ARRL

Forum Home - Rules - Help - Login - Forgot Password
Members can access, post and reply to the forums below. Before you do, please first read the RULES.

Inline Lightening Arrestors

May 21st 2013, 18:27

KC8UGV

Joined: Jun 19th 2002, 00:00
Total Topics: 0
Total Posts: 0
I was looking at some pictures of lightening arrestors, and thinking about the coax that feeds both sides. Then I thought about how much potential voltage they might be called on to handle. Then I wondered how such voltage would ever get to such a device.

Thru the coax shielding, right? Upwards of a million volts in some cases, right? Would the shielding handle that for even an inch? Let alone fifty feet to a lightening arrestor.

Are these devices one of a group of 'Great, but useless' products?

BTW it was difficult to pick a category for this question, feel free to move it where you think it might better fit in.
May 29th 2013, 01:50

WA0CBW

Joined: Apr 4th 1998, 00:00
Total Topics: 0
Total Posts: 0
The purpose of the surge arrestor (they are not lightning arrestors) is to shunt any surge voltage on the center conductor to ground. Surge arrestors need to be connected to the stations single point ground. In commercial installations the surge arrestor must be mounted no more than 24 inches from where the coax enters the building. Also remember that the NEC (National Electrical code) requires the coax shield to be grounded to the single point ground before it enters the building. For more grounding information look at section 810 of the National Electrical code. Motorolas R-56 manual also provides additional information for correctly grounding your station. The ARRL also has much useful information for grounding your station.
Bill
May 30th 2013, 16:22

KB0HAE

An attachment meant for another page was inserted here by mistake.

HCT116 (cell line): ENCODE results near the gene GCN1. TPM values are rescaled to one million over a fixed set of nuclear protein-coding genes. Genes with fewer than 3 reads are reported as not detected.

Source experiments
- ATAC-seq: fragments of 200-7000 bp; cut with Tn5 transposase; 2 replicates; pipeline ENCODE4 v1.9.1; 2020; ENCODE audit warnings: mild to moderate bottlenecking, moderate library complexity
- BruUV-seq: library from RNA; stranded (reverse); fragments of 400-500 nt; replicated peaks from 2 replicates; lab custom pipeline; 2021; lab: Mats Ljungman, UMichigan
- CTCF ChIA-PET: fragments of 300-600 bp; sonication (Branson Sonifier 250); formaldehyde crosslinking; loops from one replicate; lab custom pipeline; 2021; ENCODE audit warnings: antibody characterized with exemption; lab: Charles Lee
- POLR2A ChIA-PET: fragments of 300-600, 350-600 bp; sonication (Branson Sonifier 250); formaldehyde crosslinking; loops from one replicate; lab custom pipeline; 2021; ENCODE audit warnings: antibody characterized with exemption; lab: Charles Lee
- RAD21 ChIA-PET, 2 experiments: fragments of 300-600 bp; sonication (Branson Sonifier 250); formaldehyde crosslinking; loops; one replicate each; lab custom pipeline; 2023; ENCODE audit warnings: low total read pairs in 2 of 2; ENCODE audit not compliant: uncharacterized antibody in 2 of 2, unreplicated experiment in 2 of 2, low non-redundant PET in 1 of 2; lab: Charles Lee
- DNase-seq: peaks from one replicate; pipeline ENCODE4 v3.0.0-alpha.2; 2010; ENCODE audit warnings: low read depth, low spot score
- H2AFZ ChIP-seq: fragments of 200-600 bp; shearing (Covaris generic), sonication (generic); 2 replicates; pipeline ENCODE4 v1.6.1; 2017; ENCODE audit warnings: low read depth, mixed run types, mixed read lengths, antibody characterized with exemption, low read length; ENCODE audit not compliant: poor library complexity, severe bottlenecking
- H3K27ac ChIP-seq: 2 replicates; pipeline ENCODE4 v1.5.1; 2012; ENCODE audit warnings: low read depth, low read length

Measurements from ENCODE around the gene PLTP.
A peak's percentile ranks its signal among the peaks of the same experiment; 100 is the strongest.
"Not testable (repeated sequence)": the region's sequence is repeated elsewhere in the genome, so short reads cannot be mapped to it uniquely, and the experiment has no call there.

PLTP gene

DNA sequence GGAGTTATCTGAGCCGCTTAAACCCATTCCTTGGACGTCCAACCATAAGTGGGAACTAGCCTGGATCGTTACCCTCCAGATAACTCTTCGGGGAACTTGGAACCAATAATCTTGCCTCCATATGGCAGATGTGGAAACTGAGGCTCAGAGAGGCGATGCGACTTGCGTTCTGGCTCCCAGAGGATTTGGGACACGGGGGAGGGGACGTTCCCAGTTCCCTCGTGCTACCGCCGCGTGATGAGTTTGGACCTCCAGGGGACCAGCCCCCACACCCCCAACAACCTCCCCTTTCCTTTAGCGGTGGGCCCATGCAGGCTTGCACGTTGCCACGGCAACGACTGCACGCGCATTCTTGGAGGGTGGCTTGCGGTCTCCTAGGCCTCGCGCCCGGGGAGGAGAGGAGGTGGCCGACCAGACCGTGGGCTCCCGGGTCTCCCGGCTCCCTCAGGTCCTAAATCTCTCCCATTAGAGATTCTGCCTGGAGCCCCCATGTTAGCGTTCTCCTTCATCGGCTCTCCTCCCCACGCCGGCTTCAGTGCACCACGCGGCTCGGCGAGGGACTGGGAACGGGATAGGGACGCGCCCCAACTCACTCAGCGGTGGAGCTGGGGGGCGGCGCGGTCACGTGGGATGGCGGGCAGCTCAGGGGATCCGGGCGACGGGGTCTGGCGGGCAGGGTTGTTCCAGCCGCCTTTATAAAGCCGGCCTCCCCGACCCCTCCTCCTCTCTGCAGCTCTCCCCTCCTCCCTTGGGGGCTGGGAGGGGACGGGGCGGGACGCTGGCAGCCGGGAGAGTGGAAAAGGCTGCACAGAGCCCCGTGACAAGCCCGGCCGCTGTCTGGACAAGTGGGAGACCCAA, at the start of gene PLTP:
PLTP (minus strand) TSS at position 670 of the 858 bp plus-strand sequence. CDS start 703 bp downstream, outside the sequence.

Joined: Apr 4th 1998, 00:00
Total Topics: 0
Total Posts: 0
Hi. Bill is right. Nothing can reliably protect your station from a direct lightning strike. I can't quote the exact numbers, but if all of the energy of an average lightning strike could be captured, it could power everything in Los Angeles for a year or more!

Oct 8th 2013, 08:49

M0ELS

Joined: Sep 21st 2013, 09:10
Total Topics: 0
Total Posts: 0
what about rather trying to bleed off a static charge before it can build up to a level where a strike occurs. We know there are normally streamers from the clouds coming down and from the ground up to the clouds. If we can disrupt the streamer going up by bleeding off the static charge, the downward streamer would possibly find another route to ground, away from one's antenna.
Oct 9th 2013, 14:34

WA0CBW

Joined: Apr 4th 1998, 00:00
Total Topics: 0
Total Posts: 0
Actually "bleeding off" is really equalizing the charge. This is why you ground the coax braid just before it enters your shack. This is also why you should use DC grounded antennas. DC grounded antennas will show a short between the center conductor and the outer shield. You should also ground the metal mast or tower supporting the antenna. And last be sure that ALL grounds are connected together at some common point (usually the house electrical system ground).
Bill

Back to Top